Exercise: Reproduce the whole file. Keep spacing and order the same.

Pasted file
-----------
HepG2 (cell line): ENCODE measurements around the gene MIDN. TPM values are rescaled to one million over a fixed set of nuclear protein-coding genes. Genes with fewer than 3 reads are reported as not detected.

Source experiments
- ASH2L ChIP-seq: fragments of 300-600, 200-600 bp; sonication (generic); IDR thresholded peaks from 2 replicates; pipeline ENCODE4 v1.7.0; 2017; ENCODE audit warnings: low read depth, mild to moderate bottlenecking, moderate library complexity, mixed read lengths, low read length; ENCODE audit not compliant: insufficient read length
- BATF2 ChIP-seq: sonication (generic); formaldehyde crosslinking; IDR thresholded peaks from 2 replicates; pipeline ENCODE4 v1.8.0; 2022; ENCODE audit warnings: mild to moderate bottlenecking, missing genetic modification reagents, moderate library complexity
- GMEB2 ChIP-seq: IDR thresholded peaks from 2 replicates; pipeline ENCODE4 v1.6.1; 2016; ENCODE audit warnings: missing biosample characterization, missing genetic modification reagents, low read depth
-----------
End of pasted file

HepG2 (cell line): ENCODE measurements around the gene MIDN. TPM values are rescaled to one million over a fixed set of nuclear protein-coding genes. Genes with fewer than 3 reads are reported as not detected.

Source experiments
- ASH2L ChIP-seq: fragments of 300-600, 200-600 bp; sonication (generic); IDR thresholded peaks from 2 replicates; pipeline ENCODE4 v1.7.0; 2017; ENCODE audit warnings: low read depth, mild to moderate bottlenecking, moderate library complexity, mixed read lengths, low read length; ENCODE audit not compliant: insufficient read length
- BATF2 ChIP-seq: sonication (generic); formaldehyde crosslinking; IDR thresholded peaks from 2 replicates; pipeline ENCODE4 v1.8.0; 2022; ENCODE audit warnings: mild to moderate bottlenecking, missing genetic modification reagents, moderate library complexity
- GMEB2 ChIP-seq: IDR thresholded peaks from 2 replicates; pipeline ENCODE4 v1.6.1; 2016; ENCODE audit warnings: missing biosample characterization, missing genetic modification reagents, low read depth